During the study period, the formulation for a milk and molasses enema may have differed on various units. The specific proportion of milk to molasses and the amounts used for these enemas aren't given in the EHR orders. That said, the current formulation uses a ratio of 1:1 and is made with 240 mL molasses and 240 mL whole milk, which are provided by the organization's dietary services.
Variables of interest included patient demographic and presenting medical characteristics, along with three safety outcomes associated with milk and molasses enemas. Patient characteristics included age, sex, admitting diagnosis, dietary orders, medications, laxatives and enemas given before the milk and molasses enema, and laboratory values. Documented comorbidities included anemia, chronic pulmonary disease, congestive heart failure, diabetes, hypertension, liver disease, peripheral vascular disorders, renal failure, and valvular disease. Safety outcomes of interest included bloating, flatus, and bleeding; serious complications including allergic reactions, bacteremia, bowel perforation, electrolyte abnormalities, abdominal compartment syndrome, cardiac arrhythmia, dehydration, and death; and electrolyte (sodium and potassium) changes.
Data collection and analysis. A software tool developed by an industry partner (Starmaker, Park Street Solutions, Naperville, IL) was used to extract data from the EHR for all patients with an order from a licensed independent practitioner for milk and molasses enema administration. Extracted data were then exported into an Excel spreadsheet. Given the number of such enemas administered, we decided to randomly select 200 records for detailed analysis. Randomization was done using the Starmaker tool. For a subset of patients whose sodium and potassium levels were measured within 48 hours before and after the milk and molasses enema, a manual EHR review was conducted by a member of the research team.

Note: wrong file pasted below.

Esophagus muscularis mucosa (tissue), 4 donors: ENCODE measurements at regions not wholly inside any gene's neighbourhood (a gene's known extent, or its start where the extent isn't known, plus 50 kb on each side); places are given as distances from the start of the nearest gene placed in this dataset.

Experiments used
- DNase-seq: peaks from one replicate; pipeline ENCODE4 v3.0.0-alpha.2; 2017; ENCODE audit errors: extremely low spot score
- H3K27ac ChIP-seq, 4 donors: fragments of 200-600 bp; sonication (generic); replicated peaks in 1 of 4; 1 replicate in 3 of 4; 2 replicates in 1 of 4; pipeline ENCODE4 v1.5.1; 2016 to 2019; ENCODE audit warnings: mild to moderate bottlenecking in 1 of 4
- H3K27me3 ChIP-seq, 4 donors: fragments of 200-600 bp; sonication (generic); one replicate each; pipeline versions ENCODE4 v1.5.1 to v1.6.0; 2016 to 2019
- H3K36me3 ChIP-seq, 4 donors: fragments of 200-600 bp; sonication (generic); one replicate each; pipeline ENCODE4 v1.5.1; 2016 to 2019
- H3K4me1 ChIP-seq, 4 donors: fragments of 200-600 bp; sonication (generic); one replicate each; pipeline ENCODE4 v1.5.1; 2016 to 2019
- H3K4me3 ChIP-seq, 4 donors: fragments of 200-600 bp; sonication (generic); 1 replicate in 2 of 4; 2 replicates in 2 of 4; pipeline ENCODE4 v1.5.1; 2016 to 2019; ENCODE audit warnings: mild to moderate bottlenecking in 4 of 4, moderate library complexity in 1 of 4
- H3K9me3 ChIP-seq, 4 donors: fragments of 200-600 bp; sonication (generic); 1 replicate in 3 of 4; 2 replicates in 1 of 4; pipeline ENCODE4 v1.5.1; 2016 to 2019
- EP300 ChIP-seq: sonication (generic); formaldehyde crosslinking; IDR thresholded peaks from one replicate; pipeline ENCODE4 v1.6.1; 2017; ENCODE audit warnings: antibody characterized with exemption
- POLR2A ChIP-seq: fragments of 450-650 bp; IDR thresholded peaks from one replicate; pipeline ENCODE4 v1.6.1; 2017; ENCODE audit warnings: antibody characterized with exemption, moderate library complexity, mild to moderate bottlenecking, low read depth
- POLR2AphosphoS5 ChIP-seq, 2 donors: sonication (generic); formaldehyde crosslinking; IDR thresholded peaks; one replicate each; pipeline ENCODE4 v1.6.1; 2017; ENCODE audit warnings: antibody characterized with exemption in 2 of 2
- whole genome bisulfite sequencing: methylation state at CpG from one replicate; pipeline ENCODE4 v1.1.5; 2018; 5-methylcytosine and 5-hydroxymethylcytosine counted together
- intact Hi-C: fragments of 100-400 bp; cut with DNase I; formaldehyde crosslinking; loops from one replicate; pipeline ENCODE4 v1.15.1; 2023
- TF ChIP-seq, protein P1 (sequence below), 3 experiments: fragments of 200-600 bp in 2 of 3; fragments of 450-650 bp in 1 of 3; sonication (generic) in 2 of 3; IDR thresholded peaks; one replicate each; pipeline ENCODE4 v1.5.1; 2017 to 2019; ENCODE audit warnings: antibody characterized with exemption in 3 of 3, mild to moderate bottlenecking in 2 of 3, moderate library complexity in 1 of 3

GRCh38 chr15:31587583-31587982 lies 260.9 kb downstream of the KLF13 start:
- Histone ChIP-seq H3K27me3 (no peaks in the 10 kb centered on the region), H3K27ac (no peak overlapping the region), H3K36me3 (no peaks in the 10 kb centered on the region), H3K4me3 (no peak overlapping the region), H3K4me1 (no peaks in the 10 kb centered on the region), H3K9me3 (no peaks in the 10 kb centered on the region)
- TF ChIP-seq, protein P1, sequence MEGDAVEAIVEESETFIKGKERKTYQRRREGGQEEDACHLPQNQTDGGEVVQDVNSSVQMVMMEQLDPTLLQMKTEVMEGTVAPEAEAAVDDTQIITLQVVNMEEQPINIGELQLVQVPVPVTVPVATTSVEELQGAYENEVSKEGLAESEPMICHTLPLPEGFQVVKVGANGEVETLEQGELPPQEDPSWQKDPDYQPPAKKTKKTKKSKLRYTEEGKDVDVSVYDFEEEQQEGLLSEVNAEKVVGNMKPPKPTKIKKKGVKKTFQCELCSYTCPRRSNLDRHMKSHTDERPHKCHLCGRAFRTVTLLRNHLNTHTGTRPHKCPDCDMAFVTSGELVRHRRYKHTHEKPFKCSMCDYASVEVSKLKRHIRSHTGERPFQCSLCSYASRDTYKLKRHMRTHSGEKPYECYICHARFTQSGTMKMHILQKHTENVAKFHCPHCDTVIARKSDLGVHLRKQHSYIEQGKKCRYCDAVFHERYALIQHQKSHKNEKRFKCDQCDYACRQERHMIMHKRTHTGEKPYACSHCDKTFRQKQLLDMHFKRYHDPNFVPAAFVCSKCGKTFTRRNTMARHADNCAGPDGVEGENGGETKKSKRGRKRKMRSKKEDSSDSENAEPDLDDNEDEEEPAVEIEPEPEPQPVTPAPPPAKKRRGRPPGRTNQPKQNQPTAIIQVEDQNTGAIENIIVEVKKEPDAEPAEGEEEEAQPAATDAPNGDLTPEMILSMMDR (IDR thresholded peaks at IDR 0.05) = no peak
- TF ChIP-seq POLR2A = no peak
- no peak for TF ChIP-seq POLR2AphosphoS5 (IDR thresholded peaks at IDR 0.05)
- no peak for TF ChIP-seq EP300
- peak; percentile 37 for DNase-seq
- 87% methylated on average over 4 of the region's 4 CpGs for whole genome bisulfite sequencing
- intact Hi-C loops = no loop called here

Because this study focused on the safety of the milk and molasses enemas as documented in the EHR, it was not powered to assess and detect their effects. Descriptive and inferential statistics were calculated using IBM SPSS Statistics for Windows, Version 24. Changes in sodium and potassium levels, as measured within 48 hours before and after enema administration, were examined using paired t tests.